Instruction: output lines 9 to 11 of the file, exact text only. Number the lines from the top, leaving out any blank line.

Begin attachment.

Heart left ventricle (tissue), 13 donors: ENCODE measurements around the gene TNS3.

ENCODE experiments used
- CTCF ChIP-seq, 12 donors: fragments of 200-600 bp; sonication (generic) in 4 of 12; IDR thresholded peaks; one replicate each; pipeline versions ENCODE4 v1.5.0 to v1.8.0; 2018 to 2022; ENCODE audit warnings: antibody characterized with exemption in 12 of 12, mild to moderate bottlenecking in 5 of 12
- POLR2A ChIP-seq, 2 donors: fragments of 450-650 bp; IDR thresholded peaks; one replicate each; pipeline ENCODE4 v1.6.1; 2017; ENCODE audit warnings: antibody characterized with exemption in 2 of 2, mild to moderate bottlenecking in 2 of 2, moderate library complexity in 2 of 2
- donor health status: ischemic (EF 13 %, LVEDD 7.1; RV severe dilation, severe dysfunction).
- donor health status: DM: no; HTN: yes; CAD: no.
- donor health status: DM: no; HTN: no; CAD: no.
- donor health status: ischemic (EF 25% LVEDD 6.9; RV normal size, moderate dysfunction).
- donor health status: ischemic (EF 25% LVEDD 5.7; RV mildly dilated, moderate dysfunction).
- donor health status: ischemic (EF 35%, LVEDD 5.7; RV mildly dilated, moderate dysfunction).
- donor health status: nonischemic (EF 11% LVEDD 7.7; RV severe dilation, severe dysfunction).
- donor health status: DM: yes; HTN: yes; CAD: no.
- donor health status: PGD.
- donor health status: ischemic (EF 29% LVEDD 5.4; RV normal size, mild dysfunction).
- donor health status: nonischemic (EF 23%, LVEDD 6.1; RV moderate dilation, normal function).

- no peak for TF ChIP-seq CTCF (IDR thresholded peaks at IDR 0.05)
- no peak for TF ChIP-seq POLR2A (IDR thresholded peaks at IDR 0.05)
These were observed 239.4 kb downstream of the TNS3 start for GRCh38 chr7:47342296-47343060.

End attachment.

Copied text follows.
- donor health status: ischemic (EF 25% LVEDD 5.7; RV mildly dilated, moderate dysfunction).
- donor health status: ischemic (EF 35%, LVEDD 5.7; RV mildly dilated, moderate dysfunction).
- donor health status: nonischemic (EF 11% LVEDD 7.7; RV severe dilation, severe dysfunction).